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Consider this code:

var img = new Image();

img.onload = function() {
    console.log(this.width);
};

img.src = 'http://upload.wikimedia.org/wikipedia/commons/thumb/9/9a/Gull_portrait_ca_usa.jpg/800px-Gull_portrait_ca_usa.jpg';

document.body.appendChild(img);

This will print out the image width (800) correctly. But if I apply a max-width using CSS:

img {max-width: 400px}

Test case: http://jsfiddle.net/MSjnM/

The JS code above will print out 400 instead. That is a bit confusing, as one would think that the width attribute represents the original image width, not the computed width.

Now to something even more confusing, if I append the image in the onload event after the width detection I get a different result:

var img = new Image();

img.onload = function() {
    console.log(this.width);
    document.body.appendChild(img);
};

img.src = 'http://upload.wikimedia.org/wikipedia/commons/thumb/9/9a/Gull_portrait_ca_usa.jpg/800px-Gull_portrait_ca_usa.jpg';

Test case: http://jsfiddle.net/MSjnM/2/

This will print out 800 instead, even though the CSS has applied. I assume it’s because the image is appended after I detected the width and that the max-width will be applied as soon as the image is inserted into the DOM.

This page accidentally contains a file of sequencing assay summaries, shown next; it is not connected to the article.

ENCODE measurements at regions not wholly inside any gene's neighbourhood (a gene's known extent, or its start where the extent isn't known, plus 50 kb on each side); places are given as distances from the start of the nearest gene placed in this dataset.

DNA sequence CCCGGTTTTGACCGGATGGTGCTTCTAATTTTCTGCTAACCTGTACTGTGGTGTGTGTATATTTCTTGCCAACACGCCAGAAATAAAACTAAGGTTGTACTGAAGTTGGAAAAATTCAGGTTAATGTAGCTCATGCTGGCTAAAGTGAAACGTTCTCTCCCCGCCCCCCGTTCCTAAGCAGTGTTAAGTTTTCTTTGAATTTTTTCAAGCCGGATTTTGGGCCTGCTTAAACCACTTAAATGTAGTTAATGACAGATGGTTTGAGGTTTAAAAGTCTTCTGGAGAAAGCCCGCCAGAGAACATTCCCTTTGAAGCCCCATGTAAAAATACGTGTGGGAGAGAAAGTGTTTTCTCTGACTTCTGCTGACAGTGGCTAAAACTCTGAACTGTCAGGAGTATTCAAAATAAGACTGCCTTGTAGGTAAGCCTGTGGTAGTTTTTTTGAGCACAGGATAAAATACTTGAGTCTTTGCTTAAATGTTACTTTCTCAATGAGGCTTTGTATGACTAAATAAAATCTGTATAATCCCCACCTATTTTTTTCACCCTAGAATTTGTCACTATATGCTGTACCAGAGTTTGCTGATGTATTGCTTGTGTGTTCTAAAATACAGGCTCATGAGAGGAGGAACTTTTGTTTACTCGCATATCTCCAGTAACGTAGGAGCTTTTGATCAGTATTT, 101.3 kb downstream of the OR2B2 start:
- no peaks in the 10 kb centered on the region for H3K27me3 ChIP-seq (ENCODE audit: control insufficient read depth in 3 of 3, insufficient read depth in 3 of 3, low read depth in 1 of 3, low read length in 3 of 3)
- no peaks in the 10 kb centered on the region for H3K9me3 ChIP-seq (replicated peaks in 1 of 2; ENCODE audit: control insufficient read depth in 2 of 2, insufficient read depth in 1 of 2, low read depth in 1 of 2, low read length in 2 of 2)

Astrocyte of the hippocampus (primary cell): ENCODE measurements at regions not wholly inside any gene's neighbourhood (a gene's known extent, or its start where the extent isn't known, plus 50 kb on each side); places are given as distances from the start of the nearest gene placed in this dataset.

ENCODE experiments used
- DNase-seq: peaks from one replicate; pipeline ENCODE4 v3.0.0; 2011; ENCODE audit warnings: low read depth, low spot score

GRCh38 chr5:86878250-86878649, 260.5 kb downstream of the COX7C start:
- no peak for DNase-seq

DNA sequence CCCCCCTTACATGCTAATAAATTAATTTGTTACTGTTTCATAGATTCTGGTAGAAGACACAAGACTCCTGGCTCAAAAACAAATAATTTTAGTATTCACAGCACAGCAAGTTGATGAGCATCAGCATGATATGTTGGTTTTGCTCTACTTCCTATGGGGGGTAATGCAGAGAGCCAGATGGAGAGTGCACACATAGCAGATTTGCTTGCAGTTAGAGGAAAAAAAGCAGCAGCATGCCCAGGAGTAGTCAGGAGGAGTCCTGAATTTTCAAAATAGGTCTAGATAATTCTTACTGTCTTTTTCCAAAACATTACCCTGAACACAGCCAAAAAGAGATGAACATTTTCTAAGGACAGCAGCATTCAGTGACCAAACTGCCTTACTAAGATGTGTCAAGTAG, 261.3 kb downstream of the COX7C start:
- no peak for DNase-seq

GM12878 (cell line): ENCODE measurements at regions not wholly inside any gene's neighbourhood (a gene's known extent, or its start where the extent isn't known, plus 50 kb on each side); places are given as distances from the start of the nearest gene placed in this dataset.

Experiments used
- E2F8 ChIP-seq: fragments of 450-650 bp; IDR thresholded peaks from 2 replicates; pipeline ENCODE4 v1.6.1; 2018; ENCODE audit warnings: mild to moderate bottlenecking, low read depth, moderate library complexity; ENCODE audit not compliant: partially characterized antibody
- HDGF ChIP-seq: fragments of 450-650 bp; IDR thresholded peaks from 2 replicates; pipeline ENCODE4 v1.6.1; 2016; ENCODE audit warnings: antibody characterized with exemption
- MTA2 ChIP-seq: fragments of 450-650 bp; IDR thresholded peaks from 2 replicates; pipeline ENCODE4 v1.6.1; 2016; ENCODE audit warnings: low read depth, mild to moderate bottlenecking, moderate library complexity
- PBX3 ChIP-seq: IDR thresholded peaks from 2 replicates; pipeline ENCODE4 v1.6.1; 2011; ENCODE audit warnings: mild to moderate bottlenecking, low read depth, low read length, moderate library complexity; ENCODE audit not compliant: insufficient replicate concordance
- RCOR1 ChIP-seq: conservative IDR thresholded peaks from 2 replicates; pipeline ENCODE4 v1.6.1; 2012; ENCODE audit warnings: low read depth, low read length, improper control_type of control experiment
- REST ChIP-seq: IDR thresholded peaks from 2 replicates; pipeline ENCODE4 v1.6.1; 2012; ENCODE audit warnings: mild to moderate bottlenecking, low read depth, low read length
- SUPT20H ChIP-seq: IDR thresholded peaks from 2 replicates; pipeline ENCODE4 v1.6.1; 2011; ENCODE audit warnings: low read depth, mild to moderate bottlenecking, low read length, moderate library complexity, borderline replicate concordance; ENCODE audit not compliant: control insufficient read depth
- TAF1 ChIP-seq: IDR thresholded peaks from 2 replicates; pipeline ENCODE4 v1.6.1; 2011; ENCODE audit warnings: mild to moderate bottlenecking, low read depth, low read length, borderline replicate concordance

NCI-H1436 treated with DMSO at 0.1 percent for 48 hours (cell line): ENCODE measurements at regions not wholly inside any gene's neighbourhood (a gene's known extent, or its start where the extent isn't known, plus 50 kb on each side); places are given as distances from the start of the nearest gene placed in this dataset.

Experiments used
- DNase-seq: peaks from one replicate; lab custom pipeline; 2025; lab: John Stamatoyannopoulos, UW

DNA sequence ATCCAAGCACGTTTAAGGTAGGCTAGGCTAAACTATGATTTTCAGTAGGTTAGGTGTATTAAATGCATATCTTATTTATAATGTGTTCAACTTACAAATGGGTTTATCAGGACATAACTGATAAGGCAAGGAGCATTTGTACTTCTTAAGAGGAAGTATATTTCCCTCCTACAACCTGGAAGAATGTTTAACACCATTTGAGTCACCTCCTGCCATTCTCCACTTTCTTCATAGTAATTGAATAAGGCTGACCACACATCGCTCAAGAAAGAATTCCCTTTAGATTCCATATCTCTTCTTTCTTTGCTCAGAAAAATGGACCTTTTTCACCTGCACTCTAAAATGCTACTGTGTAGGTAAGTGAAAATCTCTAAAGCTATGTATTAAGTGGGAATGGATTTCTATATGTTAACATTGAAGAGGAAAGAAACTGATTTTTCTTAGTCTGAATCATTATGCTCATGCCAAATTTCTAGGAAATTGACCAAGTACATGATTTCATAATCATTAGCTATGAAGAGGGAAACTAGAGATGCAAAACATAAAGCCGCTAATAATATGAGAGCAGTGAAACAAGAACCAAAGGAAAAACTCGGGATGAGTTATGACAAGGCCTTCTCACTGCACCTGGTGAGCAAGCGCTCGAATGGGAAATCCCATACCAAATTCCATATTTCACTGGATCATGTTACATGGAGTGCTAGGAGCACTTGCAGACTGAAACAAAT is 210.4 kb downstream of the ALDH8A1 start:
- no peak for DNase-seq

OK, so if I want to get the original image size, no matter when or if the IMG element is inserted in the DOM or whatever CSS styles has been applied, how would I do that fail-safe?

share|improve this question
    
using Fx11 and Op11.61 both your fiddle print "400". – fcalderan Mar 30 '12 at 8:51
    
@FabrizioCalderan I was testing in Chrome, but that is even more alarming... – David Mar 30 '12 at 8:51
    
OK I changed the code slightly to get the same effect across browsers, thanks Fabrizio. – David Mar 30 '12 at 8:54
up vote 2 down vote accepted

For me: in IE9, Opera, Safari(PC), FF and chrome the naturalWidth/naturalHeight-properties return the desired values

http://jsfiddle.net/MSjnM/5/

share|improve this answer
    
nice, +1: in which IE version is supported? – fcalderan Mar 30 '12 at 9:15
    
IE9 as I wrote. In IE8 width returns 800 for me. – Dr.Molle Mar 30 '12 at 9:20
    
I can also confirm Chrome 20.0 works – Sean Jul 24 '12 at 13:24

Load the image independently into a new Image object and get the width there:

var img = new Image();
img.src = 'http://placehold.it/350x150'
console.log(img.width);
share|improve this answer
    
This is not reliable in Safari. Also, it doesn’t work if the image is present in the DOM and a max-width has been applied. – David Mar 30 '12 at 8:56
1  
Sidenote: the image should be in cache by now, so no extra request / performance loss here. – dirkbonhomme Mar 30 '12 at 8:58
    
@David Thought: is it only unreliable in Safari because you have a CSS rule making all <img>s have a max-width? Surely even if it is applying the CSS rule to an Image() object not in the DOM, so long as you can make the CSS rule more specific, then there won't be a problem? – GregL Mar 30 '12 at 9:02

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